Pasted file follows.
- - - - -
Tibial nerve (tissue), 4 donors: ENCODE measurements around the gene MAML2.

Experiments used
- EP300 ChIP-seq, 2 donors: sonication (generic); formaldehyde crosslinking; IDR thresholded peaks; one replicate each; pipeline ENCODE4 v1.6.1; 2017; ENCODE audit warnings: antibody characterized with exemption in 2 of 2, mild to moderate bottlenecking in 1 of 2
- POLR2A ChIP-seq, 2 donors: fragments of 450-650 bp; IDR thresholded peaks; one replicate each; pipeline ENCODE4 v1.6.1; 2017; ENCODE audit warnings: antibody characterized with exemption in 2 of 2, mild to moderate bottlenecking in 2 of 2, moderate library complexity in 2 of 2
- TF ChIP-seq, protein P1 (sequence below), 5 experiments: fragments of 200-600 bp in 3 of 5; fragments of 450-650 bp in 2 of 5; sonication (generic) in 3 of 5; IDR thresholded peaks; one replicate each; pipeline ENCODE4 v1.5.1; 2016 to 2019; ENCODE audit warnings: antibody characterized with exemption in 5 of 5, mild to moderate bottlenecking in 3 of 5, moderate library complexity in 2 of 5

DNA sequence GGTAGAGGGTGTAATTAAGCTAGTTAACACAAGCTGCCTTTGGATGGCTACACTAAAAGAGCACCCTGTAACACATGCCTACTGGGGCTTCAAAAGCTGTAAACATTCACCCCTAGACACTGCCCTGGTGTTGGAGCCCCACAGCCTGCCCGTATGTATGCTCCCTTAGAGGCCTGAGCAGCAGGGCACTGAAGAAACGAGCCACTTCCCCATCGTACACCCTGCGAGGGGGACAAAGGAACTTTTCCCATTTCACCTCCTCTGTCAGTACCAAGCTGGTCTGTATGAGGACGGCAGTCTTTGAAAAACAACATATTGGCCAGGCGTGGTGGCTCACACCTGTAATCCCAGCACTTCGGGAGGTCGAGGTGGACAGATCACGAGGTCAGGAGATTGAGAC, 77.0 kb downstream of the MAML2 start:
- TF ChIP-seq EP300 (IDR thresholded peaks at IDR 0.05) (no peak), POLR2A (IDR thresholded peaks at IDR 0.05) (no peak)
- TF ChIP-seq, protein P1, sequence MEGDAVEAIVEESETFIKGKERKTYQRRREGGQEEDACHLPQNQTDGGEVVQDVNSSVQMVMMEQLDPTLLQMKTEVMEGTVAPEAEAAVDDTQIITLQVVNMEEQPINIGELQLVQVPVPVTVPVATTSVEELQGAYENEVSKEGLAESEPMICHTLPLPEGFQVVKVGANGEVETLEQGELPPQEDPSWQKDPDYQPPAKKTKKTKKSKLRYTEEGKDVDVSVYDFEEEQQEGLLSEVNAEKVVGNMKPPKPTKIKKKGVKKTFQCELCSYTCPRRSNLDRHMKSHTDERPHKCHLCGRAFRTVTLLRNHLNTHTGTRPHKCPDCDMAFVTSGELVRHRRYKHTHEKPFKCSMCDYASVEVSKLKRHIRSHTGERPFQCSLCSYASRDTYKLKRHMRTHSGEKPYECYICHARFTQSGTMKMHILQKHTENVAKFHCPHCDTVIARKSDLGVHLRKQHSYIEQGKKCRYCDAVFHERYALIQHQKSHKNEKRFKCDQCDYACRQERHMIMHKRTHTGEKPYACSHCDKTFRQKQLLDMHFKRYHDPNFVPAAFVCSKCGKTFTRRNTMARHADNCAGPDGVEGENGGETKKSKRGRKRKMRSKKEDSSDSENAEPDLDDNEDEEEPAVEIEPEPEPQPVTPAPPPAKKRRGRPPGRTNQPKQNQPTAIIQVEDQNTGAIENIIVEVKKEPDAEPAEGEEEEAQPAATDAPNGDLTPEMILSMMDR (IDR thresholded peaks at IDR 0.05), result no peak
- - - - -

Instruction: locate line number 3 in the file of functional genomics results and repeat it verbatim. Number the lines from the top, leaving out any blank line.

- EP300 ChIP-seq, 2 donors: sonication (generic); formaldehyde crosslinking; IDR thresholded peaks; one replicate each; pipeline ENCODE4 v1.6.1; 2017; ENCODE audit warnings: antibody characterized with exemption in 2 of 2, mild to moderate bottlenecking in 1 of 2